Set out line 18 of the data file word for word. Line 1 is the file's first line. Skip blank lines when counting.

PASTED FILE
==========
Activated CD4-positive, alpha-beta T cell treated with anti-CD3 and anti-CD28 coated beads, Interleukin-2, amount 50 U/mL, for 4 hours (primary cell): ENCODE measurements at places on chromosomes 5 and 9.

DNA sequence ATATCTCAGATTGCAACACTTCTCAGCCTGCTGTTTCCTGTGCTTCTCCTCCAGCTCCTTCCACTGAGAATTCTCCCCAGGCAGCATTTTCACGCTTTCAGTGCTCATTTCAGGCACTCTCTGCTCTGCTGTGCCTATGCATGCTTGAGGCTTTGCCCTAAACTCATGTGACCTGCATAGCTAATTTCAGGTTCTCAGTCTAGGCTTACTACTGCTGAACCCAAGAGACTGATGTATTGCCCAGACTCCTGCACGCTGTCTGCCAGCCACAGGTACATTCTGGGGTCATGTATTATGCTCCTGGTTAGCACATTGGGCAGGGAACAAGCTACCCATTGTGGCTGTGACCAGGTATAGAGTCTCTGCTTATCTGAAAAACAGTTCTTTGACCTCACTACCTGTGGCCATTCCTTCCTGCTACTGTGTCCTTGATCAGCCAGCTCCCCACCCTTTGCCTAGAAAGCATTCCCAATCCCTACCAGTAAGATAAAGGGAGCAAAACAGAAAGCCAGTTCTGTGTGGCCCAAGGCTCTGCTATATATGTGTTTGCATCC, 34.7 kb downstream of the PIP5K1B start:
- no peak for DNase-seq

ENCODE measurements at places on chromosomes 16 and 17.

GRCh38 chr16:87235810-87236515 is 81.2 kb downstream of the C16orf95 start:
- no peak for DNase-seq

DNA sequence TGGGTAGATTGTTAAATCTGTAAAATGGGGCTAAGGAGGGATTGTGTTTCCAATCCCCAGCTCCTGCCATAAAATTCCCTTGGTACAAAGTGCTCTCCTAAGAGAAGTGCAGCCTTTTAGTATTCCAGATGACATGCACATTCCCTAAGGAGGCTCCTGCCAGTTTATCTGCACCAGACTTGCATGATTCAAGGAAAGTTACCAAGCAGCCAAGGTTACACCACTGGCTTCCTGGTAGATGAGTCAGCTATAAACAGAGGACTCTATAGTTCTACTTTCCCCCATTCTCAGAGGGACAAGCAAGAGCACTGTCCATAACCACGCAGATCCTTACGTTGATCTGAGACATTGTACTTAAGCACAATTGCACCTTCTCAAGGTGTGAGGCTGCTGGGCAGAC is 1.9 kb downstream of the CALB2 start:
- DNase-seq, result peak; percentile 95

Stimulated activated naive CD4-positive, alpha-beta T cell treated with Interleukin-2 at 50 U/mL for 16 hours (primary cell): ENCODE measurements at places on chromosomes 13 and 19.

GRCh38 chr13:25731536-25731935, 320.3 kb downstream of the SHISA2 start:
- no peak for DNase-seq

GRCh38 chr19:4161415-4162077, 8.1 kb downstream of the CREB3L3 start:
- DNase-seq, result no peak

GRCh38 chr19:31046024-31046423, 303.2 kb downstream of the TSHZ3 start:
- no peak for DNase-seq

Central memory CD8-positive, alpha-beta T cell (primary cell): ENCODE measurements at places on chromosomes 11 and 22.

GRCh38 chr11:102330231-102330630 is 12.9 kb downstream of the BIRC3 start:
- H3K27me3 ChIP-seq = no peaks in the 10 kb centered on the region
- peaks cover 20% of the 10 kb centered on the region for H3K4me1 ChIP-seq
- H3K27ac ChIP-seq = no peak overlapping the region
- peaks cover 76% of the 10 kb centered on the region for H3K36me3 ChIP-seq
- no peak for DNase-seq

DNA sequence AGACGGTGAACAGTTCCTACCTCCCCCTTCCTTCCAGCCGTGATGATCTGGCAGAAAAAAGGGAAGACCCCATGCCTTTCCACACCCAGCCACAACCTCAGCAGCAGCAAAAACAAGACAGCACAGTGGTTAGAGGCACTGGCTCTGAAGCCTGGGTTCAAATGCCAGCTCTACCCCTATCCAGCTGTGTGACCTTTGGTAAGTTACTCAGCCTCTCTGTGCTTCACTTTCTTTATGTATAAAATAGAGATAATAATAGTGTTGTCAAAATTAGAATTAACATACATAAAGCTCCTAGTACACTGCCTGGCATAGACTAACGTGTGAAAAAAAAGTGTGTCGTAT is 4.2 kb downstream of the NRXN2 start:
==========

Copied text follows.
- H3K27me3 ChIP-seq = no peaks in the 10 kb centered on the region